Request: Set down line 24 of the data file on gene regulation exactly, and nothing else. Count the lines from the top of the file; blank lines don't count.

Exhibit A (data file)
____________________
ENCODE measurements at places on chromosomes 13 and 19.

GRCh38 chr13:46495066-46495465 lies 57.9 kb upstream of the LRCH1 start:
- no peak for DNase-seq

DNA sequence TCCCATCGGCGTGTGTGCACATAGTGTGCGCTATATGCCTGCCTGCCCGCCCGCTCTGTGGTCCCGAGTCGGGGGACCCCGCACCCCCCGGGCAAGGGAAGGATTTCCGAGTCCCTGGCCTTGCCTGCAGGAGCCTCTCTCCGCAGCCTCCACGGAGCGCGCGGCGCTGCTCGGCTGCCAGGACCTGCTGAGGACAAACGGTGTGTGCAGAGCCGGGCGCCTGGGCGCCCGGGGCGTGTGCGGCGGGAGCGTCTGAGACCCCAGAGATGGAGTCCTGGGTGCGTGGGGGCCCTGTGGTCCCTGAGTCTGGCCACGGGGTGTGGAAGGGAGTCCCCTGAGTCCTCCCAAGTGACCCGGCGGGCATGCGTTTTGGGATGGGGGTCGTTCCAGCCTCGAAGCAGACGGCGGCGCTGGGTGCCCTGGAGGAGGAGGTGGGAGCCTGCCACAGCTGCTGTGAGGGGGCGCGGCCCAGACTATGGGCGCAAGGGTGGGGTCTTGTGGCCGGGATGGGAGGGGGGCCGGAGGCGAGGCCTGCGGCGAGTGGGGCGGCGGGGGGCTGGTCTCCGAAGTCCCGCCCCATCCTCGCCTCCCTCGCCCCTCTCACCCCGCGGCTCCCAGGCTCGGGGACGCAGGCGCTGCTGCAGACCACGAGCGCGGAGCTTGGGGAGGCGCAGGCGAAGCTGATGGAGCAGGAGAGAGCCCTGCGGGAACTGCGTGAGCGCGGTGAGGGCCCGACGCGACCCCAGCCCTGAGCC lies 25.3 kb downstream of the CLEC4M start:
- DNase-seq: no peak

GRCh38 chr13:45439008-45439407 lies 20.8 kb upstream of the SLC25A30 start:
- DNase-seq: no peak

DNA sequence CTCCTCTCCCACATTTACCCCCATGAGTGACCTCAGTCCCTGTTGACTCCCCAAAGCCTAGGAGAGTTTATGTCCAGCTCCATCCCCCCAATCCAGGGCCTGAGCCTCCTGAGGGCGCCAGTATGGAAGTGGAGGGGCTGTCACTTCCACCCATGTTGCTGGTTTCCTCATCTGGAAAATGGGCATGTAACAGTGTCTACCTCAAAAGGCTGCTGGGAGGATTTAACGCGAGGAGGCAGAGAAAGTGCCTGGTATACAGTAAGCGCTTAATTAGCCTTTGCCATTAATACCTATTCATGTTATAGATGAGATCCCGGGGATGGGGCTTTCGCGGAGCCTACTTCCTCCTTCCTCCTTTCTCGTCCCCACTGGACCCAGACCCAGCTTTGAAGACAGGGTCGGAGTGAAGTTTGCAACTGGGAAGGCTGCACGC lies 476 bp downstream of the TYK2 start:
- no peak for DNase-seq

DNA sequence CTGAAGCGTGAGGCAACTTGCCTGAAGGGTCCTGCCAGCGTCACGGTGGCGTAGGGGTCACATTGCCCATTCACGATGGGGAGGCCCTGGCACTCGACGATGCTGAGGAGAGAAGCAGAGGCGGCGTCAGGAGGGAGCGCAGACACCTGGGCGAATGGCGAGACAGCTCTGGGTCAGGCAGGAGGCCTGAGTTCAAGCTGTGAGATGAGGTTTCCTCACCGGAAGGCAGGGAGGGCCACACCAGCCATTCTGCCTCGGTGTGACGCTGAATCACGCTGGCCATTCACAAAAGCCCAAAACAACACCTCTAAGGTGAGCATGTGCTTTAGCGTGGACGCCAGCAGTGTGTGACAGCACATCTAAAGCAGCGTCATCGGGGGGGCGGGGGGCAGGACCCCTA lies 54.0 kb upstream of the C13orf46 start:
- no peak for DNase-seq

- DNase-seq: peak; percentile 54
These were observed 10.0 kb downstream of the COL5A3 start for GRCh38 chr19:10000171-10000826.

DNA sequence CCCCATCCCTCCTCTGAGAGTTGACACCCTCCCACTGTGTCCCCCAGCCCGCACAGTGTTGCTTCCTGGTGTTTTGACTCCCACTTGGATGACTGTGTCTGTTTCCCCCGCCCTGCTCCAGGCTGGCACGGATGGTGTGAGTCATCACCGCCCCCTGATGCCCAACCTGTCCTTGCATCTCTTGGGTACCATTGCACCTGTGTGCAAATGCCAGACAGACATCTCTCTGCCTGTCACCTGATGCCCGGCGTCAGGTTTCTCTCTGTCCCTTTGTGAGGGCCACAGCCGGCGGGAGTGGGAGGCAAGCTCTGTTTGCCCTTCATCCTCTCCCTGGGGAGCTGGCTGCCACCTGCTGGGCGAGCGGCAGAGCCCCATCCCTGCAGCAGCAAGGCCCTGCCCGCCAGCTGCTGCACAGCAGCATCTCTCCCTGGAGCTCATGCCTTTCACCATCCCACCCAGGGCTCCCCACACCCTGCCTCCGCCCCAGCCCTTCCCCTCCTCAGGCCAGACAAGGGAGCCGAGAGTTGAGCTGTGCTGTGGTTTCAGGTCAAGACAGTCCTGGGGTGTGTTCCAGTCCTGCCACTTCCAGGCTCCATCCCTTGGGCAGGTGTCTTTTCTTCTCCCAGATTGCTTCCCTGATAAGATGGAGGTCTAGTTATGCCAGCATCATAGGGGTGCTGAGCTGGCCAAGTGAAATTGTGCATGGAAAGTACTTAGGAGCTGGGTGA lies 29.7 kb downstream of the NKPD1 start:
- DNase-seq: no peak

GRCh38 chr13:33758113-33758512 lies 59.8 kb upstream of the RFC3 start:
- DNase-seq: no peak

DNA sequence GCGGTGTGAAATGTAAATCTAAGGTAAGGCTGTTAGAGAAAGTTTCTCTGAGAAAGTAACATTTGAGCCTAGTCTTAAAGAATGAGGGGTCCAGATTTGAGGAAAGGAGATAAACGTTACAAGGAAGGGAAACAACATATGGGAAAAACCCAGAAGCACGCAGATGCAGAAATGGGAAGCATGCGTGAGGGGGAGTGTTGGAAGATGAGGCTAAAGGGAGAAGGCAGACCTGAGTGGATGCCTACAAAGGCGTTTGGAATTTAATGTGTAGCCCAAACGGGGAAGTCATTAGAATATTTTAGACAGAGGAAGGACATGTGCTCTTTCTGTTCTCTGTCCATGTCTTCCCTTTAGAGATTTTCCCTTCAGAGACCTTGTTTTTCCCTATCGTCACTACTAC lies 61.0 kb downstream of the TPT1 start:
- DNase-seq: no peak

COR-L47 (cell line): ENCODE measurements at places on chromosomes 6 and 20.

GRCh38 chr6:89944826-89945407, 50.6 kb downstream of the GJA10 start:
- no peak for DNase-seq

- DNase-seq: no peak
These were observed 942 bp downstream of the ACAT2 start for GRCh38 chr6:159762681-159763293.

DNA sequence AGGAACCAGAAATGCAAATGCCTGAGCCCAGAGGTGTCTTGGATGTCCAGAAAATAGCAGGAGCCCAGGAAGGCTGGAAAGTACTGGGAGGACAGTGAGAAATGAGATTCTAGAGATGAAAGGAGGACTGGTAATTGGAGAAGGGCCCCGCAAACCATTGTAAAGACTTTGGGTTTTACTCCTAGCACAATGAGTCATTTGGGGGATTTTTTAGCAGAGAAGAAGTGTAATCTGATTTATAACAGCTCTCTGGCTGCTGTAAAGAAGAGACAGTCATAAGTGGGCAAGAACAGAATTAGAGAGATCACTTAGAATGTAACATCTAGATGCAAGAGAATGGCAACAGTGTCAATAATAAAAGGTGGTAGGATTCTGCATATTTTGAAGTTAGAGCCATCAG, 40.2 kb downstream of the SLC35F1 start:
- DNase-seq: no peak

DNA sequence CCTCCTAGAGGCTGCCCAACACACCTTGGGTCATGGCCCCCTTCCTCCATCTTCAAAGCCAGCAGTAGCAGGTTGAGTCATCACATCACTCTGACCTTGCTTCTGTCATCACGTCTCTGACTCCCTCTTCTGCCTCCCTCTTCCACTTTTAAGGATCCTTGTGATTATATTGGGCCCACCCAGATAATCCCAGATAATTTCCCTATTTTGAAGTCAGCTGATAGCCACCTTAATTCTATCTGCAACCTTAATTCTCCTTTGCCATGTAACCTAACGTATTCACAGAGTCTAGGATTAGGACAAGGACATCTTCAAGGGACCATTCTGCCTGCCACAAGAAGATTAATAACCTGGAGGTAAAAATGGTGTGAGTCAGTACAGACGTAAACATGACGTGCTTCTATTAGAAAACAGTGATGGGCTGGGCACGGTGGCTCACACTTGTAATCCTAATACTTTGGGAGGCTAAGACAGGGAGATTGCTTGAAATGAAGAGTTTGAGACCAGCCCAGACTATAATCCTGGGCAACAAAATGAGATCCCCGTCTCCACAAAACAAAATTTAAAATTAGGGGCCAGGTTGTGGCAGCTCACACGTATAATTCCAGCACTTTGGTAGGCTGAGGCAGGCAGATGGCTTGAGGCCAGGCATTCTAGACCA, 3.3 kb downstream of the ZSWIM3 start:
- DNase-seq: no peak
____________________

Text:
These were observed 942 bp downstream of the ACAT2 start for GRCh38 chr6:159762681-159763293.